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What To Do If Your Business Is Defrauded

Andy M. Haynie - CPA, CFE

Originally from Tangier Island, VA, Andy began working for Leatherbury-Broache and Company upon graduating from Salisbury University in 1998. He joined PKS in 2000, and became a Partner in 2012. Andy lives in Marion Station with his wife Amy and two sons, Thomas and Conner. Outside of work he loves spending time with his family. A typical weekend for Andy includes traveling for soccer with his boys or on a rare occasion going to the beach to relax. He is constantly listening to music, collects vinyl records (old and new) and will see as many live music shows in a year as possible. Andy is also an avid runner and participates in a number of regional races through the year with distances ranging from 5ks to 50ks.

Occupational fraud isn’t just a financial threat. It can potentially change a business’s reputation, culture and relationships. But before dealing with any larger ramifications of fraud, defrauded companies must first “clean up” the mess. This may include potentially terminating the perpetrator, taking civil action or referring the perpetrator to the police. Whatever a business chooses to do in the aftermath of a fraud incident, swift action is paramount and internal controls must be addressed.

How Do Victims React?

In its Occupational Fraud 2024: A Report to the Nations, the Association of Certified Fraud Examiners (ACFE) reveals that when organizations uncover fraud, 67% choose to terminate the individuals involved. In 57% of cases, companies refer fraud perpetrators to law enforcement. Of those, 45% result in the perpetrator pleading guilty or no contest, while 27% are convicted at trial. In 14% of referred cases, law enforcement declines to prosecute.

When fraud comes to light, the role of legal counsel is critical. If your organization discovers fraud, be sure to notify your attorney before launching any investigation. Attorneys can provide guidance on how to handle potential suspects, including whether to suspend or terminate them from work, how to notify them of your decision and what to communicate with other workers.

Also consider engaging a forensic accountant. This fraud expert can help analyze records and data, identify suspects, interview witnesses, recover financial losses and collect evidence that will hold up in court (if applicable). Keep in mind that you may want to let your attorney hire the forensic accountant.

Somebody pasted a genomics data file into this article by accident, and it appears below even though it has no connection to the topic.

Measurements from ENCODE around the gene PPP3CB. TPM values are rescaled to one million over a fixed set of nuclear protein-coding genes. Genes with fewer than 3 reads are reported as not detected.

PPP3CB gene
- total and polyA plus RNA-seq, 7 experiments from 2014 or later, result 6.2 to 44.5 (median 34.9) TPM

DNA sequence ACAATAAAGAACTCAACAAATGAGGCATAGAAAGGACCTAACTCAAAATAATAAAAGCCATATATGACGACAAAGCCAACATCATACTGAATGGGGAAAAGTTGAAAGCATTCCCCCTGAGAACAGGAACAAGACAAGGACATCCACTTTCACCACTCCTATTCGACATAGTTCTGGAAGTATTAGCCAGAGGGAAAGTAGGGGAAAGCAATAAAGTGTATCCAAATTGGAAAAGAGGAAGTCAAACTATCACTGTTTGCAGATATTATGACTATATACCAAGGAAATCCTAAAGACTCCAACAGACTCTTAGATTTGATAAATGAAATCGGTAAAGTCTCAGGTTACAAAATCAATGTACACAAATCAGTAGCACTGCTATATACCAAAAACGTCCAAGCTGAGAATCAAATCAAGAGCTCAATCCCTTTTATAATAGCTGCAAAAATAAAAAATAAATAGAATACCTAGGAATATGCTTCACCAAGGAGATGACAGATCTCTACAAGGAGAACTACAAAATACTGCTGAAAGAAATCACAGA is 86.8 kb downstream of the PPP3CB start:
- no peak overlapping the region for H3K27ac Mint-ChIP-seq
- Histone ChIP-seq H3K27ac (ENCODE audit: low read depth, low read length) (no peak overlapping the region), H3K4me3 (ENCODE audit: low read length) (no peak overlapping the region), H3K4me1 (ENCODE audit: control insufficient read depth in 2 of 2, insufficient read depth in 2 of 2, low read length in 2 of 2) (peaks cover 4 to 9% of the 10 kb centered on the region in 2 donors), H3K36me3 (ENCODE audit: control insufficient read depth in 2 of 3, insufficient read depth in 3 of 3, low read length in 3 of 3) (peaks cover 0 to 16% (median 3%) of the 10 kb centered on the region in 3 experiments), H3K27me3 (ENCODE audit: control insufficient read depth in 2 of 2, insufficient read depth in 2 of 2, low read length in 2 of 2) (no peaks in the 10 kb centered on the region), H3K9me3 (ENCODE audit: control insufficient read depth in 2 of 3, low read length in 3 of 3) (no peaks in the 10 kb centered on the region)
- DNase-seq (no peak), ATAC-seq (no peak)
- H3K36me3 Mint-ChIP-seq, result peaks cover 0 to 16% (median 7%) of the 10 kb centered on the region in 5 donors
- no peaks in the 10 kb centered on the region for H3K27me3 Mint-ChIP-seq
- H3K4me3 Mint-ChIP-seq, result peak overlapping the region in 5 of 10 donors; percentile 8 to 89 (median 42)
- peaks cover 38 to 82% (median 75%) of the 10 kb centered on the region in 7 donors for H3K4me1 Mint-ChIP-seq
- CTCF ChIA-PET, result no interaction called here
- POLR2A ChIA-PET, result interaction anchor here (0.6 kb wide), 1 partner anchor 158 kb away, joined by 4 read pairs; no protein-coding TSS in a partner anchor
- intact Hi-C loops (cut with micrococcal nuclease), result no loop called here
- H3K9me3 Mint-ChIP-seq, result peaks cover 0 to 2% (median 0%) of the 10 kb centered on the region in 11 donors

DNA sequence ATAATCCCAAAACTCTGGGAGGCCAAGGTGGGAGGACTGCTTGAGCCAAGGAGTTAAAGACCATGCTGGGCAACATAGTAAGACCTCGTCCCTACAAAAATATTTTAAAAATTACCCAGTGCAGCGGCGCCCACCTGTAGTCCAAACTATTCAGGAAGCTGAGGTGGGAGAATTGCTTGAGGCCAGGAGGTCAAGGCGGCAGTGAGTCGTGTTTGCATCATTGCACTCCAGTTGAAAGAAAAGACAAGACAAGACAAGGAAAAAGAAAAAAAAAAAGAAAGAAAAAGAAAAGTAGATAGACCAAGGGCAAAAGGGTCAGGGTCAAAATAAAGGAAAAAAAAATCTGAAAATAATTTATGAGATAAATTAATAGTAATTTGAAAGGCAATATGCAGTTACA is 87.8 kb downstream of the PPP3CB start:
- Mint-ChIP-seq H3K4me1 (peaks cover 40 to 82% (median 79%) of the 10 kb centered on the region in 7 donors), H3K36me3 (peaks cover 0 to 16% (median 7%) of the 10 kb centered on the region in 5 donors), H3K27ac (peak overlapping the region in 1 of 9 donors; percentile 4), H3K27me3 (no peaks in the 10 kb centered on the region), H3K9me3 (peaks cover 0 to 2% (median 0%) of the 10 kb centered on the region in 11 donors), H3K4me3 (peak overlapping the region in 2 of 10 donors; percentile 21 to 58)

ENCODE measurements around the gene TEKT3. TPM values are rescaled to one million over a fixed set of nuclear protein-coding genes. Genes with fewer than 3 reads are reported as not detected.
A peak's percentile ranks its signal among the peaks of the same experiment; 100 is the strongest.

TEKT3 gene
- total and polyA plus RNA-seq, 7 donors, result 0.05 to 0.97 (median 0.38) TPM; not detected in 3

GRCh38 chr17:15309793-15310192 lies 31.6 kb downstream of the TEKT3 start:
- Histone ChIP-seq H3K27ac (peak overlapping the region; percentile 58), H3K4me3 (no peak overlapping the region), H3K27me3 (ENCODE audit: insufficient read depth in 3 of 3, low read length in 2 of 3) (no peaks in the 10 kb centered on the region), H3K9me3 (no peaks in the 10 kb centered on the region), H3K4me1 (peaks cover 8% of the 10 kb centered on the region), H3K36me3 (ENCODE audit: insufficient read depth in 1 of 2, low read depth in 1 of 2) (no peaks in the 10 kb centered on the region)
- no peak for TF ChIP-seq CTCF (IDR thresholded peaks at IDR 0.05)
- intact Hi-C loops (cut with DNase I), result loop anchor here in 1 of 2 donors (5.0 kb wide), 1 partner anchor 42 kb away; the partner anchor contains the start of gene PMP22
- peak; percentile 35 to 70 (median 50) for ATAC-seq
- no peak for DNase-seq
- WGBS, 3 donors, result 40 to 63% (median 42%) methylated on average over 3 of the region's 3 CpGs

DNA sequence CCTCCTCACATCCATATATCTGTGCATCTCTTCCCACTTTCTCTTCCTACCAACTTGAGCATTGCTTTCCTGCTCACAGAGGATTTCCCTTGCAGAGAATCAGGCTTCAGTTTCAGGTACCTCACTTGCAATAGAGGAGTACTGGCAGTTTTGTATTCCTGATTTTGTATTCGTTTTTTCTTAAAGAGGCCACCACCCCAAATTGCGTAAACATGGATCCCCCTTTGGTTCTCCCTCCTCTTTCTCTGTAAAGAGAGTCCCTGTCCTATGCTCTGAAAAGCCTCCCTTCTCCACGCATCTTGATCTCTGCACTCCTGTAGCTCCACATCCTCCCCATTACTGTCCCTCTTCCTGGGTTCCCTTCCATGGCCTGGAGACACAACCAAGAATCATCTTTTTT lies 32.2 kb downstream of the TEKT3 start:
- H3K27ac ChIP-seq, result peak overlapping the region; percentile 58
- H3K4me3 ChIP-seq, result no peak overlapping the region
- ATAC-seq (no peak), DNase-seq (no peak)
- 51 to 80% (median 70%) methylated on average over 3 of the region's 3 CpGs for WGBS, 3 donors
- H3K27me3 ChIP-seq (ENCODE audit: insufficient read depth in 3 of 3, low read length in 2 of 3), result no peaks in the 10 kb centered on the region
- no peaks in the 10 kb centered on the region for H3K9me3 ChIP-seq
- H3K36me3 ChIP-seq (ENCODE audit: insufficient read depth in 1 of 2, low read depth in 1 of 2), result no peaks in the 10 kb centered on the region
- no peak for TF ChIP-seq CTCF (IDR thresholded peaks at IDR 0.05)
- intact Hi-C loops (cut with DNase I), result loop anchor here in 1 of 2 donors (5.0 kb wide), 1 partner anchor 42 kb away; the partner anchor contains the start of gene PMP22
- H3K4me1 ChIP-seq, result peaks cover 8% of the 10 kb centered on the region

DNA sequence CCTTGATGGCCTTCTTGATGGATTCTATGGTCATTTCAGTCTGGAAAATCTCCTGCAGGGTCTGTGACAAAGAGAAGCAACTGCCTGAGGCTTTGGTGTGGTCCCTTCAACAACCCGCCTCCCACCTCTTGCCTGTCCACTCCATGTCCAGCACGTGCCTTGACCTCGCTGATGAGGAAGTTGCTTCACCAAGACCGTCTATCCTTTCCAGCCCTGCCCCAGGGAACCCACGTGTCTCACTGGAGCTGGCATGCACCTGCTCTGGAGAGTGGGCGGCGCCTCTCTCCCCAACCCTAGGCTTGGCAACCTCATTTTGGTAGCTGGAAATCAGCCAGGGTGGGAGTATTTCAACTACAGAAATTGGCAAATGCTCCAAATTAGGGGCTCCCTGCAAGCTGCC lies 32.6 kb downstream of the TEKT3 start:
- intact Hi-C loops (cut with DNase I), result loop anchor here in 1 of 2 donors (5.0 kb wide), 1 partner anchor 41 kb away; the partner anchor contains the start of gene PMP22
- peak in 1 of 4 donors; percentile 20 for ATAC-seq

Whether your company or a fraud expert conducts the investigation, it typically will involve several steps. These include gathering and reviewing relevant documents (including digital files), interviewing possible perpetrators and their coworkers, and preparing a comprehensive investigative report. Your business also must — with legal input — decide whether it plans to pursue criminal or civil charges against those involved.

How Can You Mitigate Losses?

Note that recovering financial losses from fraud isn’t necessarily straightforward. The ACFE found that 57% of organizations recovered nothing, 30% made a partial recovery and only 13% recovered all losses related to fraud.

Such figures only highlight the need for robust internal controls to mitigate losses in the first place. For example, the ACFE reports that if surprise audits aren’t used by an organization, the median loss if fraud occurs is $200,000. But if surprise audits are used and a business suffers a fraud incident, its median loss is only $75,000 — a 63% reduction. Obviously, following this approach to risk reduction acknowledges that internal controls aren’t always foolproof. However, when controls are deployed — particularly if your company has several layers of protection — they can reduce median losses significantly and possibly prevent fraud altogether.

In addition to surprise audits, these controls are associated with faster detection of schemes and at least a 50% reduction in financial losses:

  • Management review,
  • Routine financial statement audits,
  • Availability of an anonymous fraud tipline,
  • Fraud training for managers,
  • A written antifraud policy, and
  • Proactive data monitoring.

In 32% of fraud incidents, the most common factor is a lack of internal controls. In an additional 19% of cases, managers and others override existing controls. So controls must not only exist, they also must be rigorously followed.

How Should You Address Risk?

If an employee commits fraud, what your company decides to do will depend on the extent of the fraud, the available evidence and many other factors. So that you’ll hopefully never have to make such difficult decisions, take steps now to ensure your internal controls address your organization’s risks. Contact us for help.

 


PKS & Company, P. A. is a full service accounting firm with offices in Salisbury, Ocean City and Lewes that provides traditional accounting services as well as specialized services in the areas of retirement plan audits and administration, medical practice consulting, estate and trust services, fraud and forensic services and payroll services and offers financial planning and investments through PKS Investment Advisors, LLC.

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